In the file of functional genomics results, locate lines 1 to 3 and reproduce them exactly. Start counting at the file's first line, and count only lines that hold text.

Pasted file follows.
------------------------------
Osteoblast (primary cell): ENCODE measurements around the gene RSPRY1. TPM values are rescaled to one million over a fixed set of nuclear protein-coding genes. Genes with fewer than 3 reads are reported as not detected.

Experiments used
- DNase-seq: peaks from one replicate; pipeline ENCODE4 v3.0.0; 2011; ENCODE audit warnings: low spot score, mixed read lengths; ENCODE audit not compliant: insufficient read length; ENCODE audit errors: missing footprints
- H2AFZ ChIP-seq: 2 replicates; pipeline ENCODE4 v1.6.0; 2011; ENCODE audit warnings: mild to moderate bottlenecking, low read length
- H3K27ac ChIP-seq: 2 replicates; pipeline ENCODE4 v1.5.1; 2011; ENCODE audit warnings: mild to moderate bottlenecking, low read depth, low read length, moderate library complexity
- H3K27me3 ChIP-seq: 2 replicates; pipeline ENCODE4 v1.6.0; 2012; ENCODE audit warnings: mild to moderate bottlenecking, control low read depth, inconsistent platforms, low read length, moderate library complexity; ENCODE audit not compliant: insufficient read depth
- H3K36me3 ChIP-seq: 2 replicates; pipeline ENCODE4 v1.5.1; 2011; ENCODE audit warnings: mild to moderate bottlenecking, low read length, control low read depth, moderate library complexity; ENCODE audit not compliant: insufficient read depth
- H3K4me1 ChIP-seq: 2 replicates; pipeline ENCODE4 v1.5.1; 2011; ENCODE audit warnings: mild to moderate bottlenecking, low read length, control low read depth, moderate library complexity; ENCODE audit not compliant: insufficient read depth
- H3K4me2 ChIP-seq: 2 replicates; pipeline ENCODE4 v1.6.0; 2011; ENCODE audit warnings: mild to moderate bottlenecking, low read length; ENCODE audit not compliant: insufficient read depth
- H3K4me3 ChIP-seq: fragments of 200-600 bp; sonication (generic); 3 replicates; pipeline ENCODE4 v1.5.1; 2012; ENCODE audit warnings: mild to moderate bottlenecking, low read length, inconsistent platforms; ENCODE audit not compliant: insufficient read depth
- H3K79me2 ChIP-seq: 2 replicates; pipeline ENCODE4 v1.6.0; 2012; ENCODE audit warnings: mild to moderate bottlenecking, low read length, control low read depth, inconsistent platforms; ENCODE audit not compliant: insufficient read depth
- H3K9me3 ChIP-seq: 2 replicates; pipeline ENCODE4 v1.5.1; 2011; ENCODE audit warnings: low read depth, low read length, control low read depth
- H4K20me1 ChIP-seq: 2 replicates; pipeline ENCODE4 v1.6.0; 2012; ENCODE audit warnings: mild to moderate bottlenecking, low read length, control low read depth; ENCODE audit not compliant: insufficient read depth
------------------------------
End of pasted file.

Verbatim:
Osteoblast (primary cell): ENCODE measurements around the gene RSPRY1. TPM values are rescaled to one million over a fixed set of nuclear protein-coding genes. Genes with fewer than 3 reads are reported as not detected.

Experiments used
- DNase-seq: peaks from one replicate; pipeline ENCODE4 v3.0.0; 2011; ENCODE audit warnings: low spot score, mixed read lengths; ENCODE audit not compliant: insufficient read length; ENCODE audit errors: missing footprints